More dying and Horst style felting!

I got a bit sidetracked yesterday, having mentioned that I was going to felt 100s of attachments for a new wrap I decided instead to adapt and finish a Horst style jacket and matching bag!  This jacket was another ‘blank’ which Horst was good enough to leave with me to do as I wished with, the second of 2 demo pieces from our workshop.  I decided to keep things simple and wanted something that I would wear for everyday use in colder weather, this meant adding a couple of pockets, adjusting the collar to frame my face and decorating the pockets and framing the edges with black merino thereby adding some depth of colour.  In addition I wanted to practice using Horst’s method of felting bags again, it’s not a method that I’m going to use for all my work but I do find the pebbly texture interesting, the layout very quick and I wanted to experiment with dying again and end up with a piece to compliment the jacket.

Bag prior to dying and jacket prior to dying and fulling

At this stage I think I have a confession to make, my name is Nicola and I am addicted to acid dying!!!  OK, only half joking, but I can’t believe how Horst’s recent workshop has totally demystified the process and allowed me to just throw things into the pot and watch the magic occurring.  I’m not scientific about it at all, not measuring the level of the water versus dye powder etc. (Jacquard acid dyes I bought with Heather at the Rhinebeck Sheep and Wool Festival last year) but for me this adds to the experience, instinctively I appear to be getting the result I am looking for so onwards and upwards!  My only reservation about the dye pot yesterday is that although I used ‘olive’ as my deeper colour I didn’t think that the powder looked olive at all in the packet and it certainly wans’t olive when I added it to the dye bath, rather a nice deep rust colour, complimentary but not my original intention.  Talking to experienced dyers I know that the powder doesn’t necessarily look like the resultant liquid but I do wonder if this was mispackaged???  I’m not a bit concerned however, I love the results, more pics over on Flickr!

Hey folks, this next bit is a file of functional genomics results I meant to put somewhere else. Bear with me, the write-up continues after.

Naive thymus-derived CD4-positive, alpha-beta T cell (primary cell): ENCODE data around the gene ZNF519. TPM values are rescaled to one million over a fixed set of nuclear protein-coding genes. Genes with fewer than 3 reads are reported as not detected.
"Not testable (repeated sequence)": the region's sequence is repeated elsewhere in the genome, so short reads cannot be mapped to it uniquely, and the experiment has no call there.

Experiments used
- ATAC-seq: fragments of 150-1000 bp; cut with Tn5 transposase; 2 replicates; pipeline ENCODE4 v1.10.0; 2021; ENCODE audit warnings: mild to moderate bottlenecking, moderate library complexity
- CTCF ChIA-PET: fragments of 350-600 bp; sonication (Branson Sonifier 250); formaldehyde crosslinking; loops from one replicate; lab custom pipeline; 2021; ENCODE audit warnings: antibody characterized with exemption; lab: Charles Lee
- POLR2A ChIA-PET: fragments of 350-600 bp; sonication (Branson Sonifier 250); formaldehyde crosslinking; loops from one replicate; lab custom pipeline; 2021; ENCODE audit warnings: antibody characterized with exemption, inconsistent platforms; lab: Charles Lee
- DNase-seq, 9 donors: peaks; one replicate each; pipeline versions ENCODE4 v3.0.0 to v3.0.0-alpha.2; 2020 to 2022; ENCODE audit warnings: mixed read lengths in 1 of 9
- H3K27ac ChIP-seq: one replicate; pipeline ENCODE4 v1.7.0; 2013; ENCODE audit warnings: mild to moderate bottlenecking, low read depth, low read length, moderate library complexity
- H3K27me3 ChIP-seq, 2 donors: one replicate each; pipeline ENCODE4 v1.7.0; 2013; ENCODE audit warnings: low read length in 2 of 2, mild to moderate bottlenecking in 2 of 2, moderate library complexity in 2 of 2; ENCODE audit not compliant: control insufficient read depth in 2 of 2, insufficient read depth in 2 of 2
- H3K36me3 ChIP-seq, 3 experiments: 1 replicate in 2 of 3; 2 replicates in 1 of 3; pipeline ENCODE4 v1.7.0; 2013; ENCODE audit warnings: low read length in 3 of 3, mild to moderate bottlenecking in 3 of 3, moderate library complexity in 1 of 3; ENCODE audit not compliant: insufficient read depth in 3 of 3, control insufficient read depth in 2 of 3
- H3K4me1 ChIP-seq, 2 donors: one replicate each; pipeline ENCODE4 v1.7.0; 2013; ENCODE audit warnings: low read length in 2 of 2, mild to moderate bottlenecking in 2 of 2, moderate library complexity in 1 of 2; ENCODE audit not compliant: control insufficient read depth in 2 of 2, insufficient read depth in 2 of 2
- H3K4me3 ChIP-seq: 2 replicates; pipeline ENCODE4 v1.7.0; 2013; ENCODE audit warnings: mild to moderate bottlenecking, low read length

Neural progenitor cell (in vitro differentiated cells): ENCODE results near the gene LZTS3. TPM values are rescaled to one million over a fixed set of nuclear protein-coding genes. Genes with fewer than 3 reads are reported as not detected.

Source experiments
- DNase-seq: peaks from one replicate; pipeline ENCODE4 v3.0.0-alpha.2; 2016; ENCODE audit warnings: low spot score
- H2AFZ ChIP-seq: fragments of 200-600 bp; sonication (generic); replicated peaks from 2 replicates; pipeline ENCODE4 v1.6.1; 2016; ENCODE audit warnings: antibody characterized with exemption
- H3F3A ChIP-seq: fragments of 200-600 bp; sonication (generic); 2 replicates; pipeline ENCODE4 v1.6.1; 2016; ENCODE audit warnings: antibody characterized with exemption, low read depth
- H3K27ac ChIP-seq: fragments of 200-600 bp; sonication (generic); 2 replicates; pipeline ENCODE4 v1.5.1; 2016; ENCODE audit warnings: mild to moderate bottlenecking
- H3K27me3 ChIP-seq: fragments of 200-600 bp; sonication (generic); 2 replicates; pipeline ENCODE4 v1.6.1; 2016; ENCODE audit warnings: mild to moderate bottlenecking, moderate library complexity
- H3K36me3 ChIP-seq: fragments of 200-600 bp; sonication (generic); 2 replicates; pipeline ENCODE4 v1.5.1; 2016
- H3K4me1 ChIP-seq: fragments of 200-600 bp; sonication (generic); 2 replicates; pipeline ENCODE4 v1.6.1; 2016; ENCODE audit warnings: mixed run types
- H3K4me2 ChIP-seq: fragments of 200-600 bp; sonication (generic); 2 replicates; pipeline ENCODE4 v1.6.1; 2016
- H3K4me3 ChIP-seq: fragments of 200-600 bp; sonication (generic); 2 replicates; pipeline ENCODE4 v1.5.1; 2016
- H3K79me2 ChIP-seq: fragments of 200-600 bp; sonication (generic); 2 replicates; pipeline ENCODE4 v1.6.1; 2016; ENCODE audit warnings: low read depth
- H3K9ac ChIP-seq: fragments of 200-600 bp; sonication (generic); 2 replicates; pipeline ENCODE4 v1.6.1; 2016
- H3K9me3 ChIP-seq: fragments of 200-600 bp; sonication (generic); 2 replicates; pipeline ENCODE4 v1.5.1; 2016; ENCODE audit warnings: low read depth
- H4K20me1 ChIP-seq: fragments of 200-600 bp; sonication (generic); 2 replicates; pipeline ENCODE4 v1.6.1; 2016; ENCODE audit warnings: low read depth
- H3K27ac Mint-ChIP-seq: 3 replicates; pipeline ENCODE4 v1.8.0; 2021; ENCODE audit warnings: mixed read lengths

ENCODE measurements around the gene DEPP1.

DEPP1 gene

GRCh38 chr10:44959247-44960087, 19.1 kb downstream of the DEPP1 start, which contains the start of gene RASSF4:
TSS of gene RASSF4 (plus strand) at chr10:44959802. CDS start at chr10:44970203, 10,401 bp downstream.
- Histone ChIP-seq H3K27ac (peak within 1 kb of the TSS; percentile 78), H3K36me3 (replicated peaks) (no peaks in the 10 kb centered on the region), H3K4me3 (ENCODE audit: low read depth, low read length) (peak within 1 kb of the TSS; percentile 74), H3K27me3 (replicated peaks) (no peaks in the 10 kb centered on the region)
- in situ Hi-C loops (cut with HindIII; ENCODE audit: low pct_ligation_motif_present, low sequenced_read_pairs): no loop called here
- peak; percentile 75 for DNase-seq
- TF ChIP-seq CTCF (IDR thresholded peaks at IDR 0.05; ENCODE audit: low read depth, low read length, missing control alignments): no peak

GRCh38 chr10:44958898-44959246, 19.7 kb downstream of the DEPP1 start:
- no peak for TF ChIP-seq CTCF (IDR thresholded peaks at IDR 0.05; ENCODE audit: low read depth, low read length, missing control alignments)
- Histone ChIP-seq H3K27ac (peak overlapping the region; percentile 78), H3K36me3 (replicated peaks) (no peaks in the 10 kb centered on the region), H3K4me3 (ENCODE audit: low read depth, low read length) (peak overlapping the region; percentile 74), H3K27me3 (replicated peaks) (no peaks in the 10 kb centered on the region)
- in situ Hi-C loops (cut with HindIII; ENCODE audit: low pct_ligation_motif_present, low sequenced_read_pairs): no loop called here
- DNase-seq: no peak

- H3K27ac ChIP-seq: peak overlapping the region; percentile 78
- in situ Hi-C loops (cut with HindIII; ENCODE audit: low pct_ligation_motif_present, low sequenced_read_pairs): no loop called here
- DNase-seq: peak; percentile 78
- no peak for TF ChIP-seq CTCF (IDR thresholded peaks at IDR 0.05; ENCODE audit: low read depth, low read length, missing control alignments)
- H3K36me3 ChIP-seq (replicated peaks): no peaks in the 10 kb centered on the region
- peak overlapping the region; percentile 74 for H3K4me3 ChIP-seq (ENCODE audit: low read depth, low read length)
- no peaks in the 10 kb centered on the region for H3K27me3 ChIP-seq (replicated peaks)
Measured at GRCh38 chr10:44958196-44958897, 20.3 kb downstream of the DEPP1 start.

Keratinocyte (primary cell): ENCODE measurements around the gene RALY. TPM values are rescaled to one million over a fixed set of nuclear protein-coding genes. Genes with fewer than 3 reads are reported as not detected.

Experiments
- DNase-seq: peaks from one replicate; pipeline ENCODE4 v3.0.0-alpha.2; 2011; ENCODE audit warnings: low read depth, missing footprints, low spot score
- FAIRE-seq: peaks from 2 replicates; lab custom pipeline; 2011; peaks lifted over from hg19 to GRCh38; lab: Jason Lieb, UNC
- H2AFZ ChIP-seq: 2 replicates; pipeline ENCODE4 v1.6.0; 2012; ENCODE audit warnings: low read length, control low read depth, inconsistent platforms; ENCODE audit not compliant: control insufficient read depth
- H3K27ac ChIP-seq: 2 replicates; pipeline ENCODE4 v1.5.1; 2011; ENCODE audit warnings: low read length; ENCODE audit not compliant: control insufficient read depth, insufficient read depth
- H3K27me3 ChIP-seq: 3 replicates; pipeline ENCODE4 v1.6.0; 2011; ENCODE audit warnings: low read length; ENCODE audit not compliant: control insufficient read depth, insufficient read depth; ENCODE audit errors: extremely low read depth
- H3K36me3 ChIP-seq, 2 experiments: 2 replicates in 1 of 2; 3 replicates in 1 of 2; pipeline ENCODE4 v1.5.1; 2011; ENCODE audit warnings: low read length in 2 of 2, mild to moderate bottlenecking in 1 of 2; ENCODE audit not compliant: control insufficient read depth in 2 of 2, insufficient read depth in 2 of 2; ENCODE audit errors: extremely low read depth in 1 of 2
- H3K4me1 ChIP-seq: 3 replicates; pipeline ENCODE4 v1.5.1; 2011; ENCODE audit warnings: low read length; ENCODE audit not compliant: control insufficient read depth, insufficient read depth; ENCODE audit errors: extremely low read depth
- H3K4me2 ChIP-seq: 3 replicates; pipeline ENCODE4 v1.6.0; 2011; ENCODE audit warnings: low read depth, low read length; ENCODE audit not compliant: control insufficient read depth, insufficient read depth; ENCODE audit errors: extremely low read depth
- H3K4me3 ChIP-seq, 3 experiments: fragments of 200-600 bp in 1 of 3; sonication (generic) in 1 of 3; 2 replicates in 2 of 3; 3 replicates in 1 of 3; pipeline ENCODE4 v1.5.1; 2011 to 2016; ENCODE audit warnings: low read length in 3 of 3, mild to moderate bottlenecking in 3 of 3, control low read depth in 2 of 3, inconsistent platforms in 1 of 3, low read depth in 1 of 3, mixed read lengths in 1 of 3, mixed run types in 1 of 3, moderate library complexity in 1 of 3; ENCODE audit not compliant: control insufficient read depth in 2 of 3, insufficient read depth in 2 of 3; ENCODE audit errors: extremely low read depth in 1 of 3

Graduating colours on the bag




12 thoughts on “More dying and Horst style felting!

  1. that is indeed a very interesting texture on the surface. Seems like the wool has been shocked felt. Very nice.
    Dyeing is a fantastic experience. I started with acid dyed and moved on to natural dyes afterwards and I love playing with colour. There are results one gets that way that no amount of mixing/carding predyed tops will give.

    Did you dye the jacket too?

    • Hi Mariana, Yes, exactly right, the wool has been shocked! I did dye the jacket too, same dye bath, the colours look a little more complex in reality.

      Nicola Brown

      Clasheen Ballybrack Borris Co Carlow

      Clasheen – I feel, I find, I felt

      From Felt to Friendship – by Chrissie Day and Nicola Brown

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  2. Hi Nicola,

    I can relate to that: once you’ve passed that barrier, there are no limits! I use Landscape Dyes, for colours closer to nature. And when you are not happy with the result: simply throw it into the dye pot once more! The outcome may be surprising: but that’s the fun of it!

  3. We have yet to experience the pleasure of dyeing our felt, but we can understand your enthusiasm as we were the same when we mixed dyes to get the colours we wanted for our hand-dyed scrim – it was a fabulous experience.

    We very much like the edging you’ve added to the jacket and love the graduating colour effect on the bag – much easier to do it in the dye bath than when laying coloured wool out.

    • Thanks for the positive response Annie and Lyn, I ADORE your hand dyed scrim!!!

      Nicola Brown

      Clasheen Ballybrack Borris Co Carlow

      Clasheen – I feel, I find, I felt

      From Felt to Friendship – by Chrissie Day and Nicola Brown

      Flickr images of Nicola’s work My profiles: [image: Facebook] [image: Twitter] Contact me: [image: Skype] clasheen Signature powered by WiseStamp

  4. Nicole, nice work, and I too wonder about the olive…I know sometimes in acid dyes (which Iused steadily for twenty years) olive sometimes is a combo of colour and sometimes the ratio in the combo of mixing the powders is off or one of the colours used to make the olive sinks into the pack more and becomes the dominant powder and it seems I remember olive being one of those types…but I do like the results…

  5. Good morning Nicola,

    Love the texture and the (surprising) color of your newest creation. Hmmmm… You bought the dye with Heather, and it’s mysteriously orange….Detective Dawn on the case;-))))

    Have a great time at Felt in Focus….I’m “olive green” with envy.


  6. but what a beautiful way to get sidetracked! interesting to read about the dyes not ‘behaving’. i’ve ordered a few different types to experiment with when i get back from hols.

    have a fab time at felt in focus :)x

  7. You have inspired me to try “dip dyeing” now, Nicola. I am also the “just throw it in” type of dyer, I never measure. I have had people ask me to teach dyeing classes, but it would be downright embaressing. Your results are gorgeous.

  8. You are a wonderful inspiration Nicola! I too am feeling the urge to dip-dye..
    I smiled reading Dawns comment 🙂 about Heather & orange. I love the colour that it has turned out.

  9. Beautiful dyeing, Nicola (and felting first, of course!)!The tonal oranges are so wonderful, and the relationship they have with solid charcoal patterning is lovely. Have a great time at felt in Focus- looking forward to reading about and seeing your experiences there!

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